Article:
Tag Archives: Sci Fi

Upgrade

5 Jun

‘Upgrade’: Victim of attack has a question: ‘Siri, how do I get my gruesome revenge?’

 

The name Logan Marshall-Green might not ring a bell immediately; he played the first scientist in Ridley Scott’s “Alien” reboot, “Prometheus” (2013) affected by the alien, his eyes going black and turning into something of a berserker before getting torched by a flamethrower and run over by a bus. Seeing “Upgrade,” a sci-fi take by longtime “Saw” collaborator Leigh Whannell (working with James Wan), it seems these are desirable acting skills, as rough, good-looking Marshall-Green plays another intrepid protagonist similarly subjected to violent torment and put through a nasty physical transformation. The good news for his Grey Trace is that the brutal smackdown happens upfront in this film; then it’s time for the upgraded Grey to lay down his own brand of ass-kicking.

Set in the near future where driverless cars are the norm and criminals and vagrants roam the littered cityscape, Grey and his wife are beset upon in a vehicle that goes way off course. It doesn’t end well – she’s dead; he might as well be. A few days later Grey’s up, learning to walk again, a super computer chip implanted in his head to help make all connections to the nerves that make him go. He also hears voices in his head: his own personal Siri, that, if Grey grants permission to take control, can use his body in lightning-fast ways. In short, he becomes his own personal “Terminator” on the trail of getting revenge on the posse of vermin who offed his wife.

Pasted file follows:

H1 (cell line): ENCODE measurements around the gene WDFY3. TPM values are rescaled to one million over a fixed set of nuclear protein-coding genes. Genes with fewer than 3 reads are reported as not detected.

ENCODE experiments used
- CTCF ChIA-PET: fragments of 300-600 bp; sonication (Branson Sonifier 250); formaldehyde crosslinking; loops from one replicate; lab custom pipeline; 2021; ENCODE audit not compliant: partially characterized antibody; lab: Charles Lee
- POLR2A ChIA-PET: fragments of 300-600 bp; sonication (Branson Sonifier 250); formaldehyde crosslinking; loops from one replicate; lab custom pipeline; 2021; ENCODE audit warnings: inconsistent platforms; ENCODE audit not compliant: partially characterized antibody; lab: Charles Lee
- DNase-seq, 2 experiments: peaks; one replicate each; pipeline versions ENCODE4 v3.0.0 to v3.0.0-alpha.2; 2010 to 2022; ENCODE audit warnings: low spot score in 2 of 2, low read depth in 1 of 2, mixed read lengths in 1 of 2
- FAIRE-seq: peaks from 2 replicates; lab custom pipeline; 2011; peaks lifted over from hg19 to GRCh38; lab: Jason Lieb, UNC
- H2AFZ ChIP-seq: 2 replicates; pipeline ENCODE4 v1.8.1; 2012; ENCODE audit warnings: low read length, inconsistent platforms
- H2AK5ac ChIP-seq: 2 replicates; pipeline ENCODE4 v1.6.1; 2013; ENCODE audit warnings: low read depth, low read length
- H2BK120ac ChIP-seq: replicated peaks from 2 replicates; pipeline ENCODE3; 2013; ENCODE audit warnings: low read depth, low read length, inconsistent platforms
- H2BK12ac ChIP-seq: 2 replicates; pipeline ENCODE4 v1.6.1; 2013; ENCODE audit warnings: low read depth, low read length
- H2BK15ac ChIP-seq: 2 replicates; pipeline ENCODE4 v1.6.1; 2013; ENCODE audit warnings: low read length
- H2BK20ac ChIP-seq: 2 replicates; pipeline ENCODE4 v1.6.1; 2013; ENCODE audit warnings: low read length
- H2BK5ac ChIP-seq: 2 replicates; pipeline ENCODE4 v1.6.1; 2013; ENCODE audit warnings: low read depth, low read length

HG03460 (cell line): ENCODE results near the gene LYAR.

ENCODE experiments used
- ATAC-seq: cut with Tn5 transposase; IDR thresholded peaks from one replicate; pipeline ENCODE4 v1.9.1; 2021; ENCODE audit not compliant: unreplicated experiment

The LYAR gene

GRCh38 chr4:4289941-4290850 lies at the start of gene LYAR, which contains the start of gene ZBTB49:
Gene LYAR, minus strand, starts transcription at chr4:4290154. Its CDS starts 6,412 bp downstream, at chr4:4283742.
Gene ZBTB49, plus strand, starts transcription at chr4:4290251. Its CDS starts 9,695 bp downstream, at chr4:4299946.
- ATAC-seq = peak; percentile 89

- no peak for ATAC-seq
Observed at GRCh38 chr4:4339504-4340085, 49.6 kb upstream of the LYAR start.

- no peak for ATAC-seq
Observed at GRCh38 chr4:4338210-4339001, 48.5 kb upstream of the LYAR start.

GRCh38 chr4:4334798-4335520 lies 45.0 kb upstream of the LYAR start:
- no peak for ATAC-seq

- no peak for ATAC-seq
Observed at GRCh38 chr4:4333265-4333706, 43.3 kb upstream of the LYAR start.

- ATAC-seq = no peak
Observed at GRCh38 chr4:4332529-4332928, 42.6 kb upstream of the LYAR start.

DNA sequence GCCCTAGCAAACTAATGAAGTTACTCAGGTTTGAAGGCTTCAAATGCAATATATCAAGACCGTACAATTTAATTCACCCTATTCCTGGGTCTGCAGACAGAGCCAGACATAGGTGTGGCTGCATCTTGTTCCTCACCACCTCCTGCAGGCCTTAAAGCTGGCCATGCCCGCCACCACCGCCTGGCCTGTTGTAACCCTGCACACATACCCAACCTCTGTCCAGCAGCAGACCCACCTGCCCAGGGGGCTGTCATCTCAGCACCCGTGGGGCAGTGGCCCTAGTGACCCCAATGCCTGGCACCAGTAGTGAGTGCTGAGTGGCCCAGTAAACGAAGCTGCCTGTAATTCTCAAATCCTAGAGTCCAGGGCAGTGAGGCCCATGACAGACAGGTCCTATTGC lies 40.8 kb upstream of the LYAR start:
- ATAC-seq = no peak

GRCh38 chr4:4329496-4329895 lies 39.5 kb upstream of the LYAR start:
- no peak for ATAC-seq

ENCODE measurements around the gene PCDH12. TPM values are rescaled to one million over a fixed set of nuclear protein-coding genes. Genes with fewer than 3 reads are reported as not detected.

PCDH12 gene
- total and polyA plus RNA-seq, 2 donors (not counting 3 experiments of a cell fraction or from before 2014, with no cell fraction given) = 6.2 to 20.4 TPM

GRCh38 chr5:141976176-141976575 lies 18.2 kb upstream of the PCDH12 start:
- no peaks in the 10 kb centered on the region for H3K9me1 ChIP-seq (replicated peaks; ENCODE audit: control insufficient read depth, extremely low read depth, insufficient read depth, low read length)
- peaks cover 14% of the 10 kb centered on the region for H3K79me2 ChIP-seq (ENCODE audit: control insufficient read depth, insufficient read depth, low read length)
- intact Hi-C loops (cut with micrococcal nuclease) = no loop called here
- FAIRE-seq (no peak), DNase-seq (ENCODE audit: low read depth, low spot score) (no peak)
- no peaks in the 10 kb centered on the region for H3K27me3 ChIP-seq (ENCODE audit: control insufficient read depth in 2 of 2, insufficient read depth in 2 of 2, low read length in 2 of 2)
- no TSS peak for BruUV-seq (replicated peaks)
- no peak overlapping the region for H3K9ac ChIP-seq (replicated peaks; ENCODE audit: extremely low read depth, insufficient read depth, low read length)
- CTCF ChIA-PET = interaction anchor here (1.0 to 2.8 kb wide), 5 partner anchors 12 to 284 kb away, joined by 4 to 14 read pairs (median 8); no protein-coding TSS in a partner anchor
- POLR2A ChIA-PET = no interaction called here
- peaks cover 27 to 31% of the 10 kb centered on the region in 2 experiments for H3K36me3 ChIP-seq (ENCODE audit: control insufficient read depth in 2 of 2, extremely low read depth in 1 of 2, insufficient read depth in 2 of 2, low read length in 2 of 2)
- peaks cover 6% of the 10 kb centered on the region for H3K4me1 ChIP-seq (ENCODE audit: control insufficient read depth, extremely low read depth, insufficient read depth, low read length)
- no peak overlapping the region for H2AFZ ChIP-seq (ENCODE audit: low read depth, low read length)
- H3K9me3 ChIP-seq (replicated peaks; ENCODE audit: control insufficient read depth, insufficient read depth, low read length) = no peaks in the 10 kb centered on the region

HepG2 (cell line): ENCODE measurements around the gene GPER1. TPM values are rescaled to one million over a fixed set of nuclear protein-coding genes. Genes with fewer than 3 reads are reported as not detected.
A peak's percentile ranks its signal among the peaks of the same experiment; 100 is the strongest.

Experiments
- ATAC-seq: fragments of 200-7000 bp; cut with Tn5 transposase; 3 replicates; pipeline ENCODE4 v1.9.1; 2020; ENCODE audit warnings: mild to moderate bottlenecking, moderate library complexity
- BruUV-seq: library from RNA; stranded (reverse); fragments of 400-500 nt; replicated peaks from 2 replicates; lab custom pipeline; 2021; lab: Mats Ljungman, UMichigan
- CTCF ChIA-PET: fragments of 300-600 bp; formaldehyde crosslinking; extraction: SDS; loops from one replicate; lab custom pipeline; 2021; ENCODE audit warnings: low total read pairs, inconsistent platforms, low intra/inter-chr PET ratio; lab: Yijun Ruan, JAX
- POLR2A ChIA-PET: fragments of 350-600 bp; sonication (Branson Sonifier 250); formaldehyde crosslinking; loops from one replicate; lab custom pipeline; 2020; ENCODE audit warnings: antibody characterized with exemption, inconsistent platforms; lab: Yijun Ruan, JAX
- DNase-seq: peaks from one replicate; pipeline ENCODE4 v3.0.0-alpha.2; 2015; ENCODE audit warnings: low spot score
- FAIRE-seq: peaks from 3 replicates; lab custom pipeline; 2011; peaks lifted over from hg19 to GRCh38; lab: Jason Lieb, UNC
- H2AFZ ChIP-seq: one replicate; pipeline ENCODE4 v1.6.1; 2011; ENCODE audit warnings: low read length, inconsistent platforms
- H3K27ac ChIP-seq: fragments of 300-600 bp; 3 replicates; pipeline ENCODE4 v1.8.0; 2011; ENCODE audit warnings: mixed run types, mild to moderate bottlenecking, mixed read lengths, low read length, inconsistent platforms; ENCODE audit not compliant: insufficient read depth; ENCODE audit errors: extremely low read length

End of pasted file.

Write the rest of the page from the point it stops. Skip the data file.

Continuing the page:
Natch, there’s a fly in the ointment – corporate espionage, bottom lines and more that drive the bigger picture, and themes right out of “Frankenstein” or “Blade Runner” (1982) – but it’s all a device for Grey to tap into his inner HAL and hack up henchmen, some of whom have guns implanted in their arms; one who can sneeze deadly spores.

In the end, the clear borrowing from the great, snarky original 1987 “RoboCop” (near-future cityscape and all) almost overpowers “Upgrade.” It’s not nearly as sharp or socially biting, but does have a fresh, whimsical take on tomorrow – “Her” (2013) on crack and very angry. Whannell could have played the camp angle for more; as is, the dark and violent approach works largely thanks to Marshall-Green selling his wonder and horror so effectively. Besides genre fans, “Upgrade” is likely to prove a fun, forgettable watch, more a reboot than the next version.

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Solo: A Star Wars Story

26 May

‘Solo: A Star Wars Story’: Lively origin tale, but young Lando beats the Han we’re dealt